Skip to content

Teaching the Humanities: Vital to Society?

June 12, 2010

From the Globe and Mail:

Acclaimed philosopher Martha Nussbaum argues it is. She’s the latest sage to raise the alarm against higher education’s growing obsession with knowledge you can take to the bank.

University students worried about getting a job see the study of the humanities as a waste of precious time. Research funding (of the new $200-million Canada Excellence Research Chairs, for example) overwhelmingly favour the useful sciences, politicians see technical skills as the key to global economic success and cultural commentators bash the liberal arts as a naval-gazing luxury. Times are hard for humanists.

But when economic growth becomes the focus of education, both democracy and human decency are in jeopardy. In her new book, Not For Profit: Why Democracy Needs the Humanities (Princeton), acclaimed University of Chicago philosopher and legal scholar Martha Nussbaum argues that our culture of market-driven schooling is headed for a fall.

Read the entire article and interview

2 Comments leave one →
  1. June 16, 2010 9:43 am

    Meh. Dostoyevsky wrote, “Feed men, then ask of them virtue!”

    But honestly, a basic economic analysis puts the lie to her argument that everyone’s just chasing the dollars. Respectable educations in the humanities are expensive, and they don’t pay for themselves. But other specialties do. That’s where her ideal view smashes against the rocks of reality.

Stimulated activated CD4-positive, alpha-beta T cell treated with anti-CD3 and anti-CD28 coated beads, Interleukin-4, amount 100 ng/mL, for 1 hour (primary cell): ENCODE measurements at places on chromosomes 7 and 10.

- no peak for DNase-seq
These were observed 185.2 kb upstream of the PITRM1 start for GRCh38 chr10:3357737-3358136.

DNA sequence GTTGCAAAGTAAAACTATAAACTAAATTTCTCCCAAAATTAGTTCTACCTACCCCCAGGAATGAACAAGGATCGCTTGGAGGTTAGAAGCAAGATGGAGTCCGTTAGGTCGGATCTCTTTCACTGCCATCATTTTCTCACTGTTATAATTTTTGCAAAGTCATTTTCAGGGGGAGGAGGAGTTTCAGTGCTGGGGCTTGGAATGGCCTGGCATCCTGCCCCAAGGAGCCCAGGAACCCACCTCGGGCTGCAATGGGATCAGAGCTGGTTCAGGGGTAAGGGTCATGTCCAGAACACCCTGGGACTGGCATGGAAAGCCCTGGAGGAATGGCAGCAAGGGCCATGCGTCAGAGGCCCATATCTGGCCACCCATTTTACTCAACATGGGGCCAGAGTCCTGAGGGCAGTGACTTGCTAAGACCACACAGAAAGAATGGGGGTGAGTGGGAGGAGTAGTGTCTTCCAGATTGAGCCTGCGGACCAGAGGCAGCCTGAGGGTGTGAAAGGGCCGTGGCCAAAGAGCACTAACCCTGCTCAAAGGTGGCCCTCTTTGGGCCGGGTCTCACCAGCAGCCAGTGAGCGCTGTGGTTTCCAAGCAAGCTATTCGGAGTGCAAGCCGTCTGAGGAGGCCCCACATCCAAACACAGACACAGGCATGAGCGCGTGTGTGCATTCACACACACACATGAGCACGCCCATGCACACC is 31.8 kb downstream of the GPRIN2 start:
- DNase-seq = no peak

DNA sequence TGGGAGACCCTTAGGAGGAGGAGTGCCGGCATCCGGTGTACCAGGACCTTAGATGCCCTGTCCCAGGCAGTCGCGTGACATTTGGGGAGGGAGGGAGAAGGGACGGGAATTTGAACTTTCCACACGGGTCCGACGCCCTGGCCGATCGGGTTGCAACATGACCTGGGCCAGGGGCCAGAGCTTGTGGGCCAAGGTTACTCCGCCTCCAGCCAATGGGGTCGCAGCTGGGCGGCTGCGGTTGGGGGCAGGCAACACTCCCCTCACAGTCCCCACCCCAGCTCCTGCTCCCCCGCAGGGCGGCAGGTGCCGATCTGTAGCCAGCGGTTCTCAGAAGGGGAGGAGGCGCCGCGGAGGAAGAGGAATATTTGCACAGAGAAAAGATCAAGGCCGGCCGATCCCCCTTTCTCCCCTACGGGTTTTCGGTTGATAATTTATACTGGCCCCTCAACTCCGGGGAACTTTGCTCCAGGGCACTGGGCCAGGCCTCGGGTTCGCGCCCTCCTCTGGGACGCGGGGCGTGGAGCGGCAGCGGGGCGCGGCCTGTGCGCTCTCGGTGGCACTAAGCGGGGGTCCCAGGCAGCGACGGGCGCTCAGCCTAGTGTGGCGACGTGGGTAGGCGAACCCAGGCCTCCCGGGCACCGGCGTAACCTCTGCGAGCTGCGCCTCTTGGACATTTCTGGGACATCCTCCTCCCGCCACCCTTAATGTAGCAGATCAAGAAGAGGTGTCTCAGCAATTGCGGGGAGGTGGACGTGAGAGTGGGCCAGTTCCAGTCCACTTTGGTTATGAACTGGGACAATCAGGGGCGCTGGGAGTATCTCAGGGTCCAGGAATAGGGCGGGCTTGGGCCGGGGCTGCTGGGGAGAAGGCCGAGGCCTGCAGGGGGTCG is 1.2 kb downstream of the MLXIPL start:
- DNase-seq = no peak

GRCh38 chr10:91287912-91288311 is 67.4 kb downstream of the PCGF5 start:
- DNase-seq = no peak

But the real problem I have with her position is that is presumes the necessity of public funding for poets, philosphers, and other “great thinkers;” I’d have to reject this idea out of hand. None of the classical artists and foundational theorists from the Greeks on achieved their immortality on the public dole — each was either independantly wealthy or enjoyed private patronage (except, of course, those who were committed to the art despite abject poverty).

    Yet, we still marvel at Pieta‘s palpable grief and exquisite beauty hundreds of years after the 24-yr old Michelangelo carved it; even thousands of years later, we analyze Ovid’s Metamorphoses and read blind Homer’s Odyssey. How many years from now do you think people will be studying the thousandth publicly funded think-tank white paper on the social habits of inner-city urban youths?

    Just sayin’.

Trackbacks

  1. Cassandra, Mammon, and the Death of Critical Thinking | Beyond School

Leave a Reply

Fill in your details below or click an icon to log in:

WordPress.com Logo

You are commenting using your WordPress.com account. Log Out / Change )

Twitter picture

You are commenting using your Twitter account. Log Out / Change )

Facebook photo

You are commenting using your Facebook account. Log Out / Change )

Google+ photo

You are commenting using your Google+ account. Log Out / Change )

Connecting to %s

%d bloggers like this: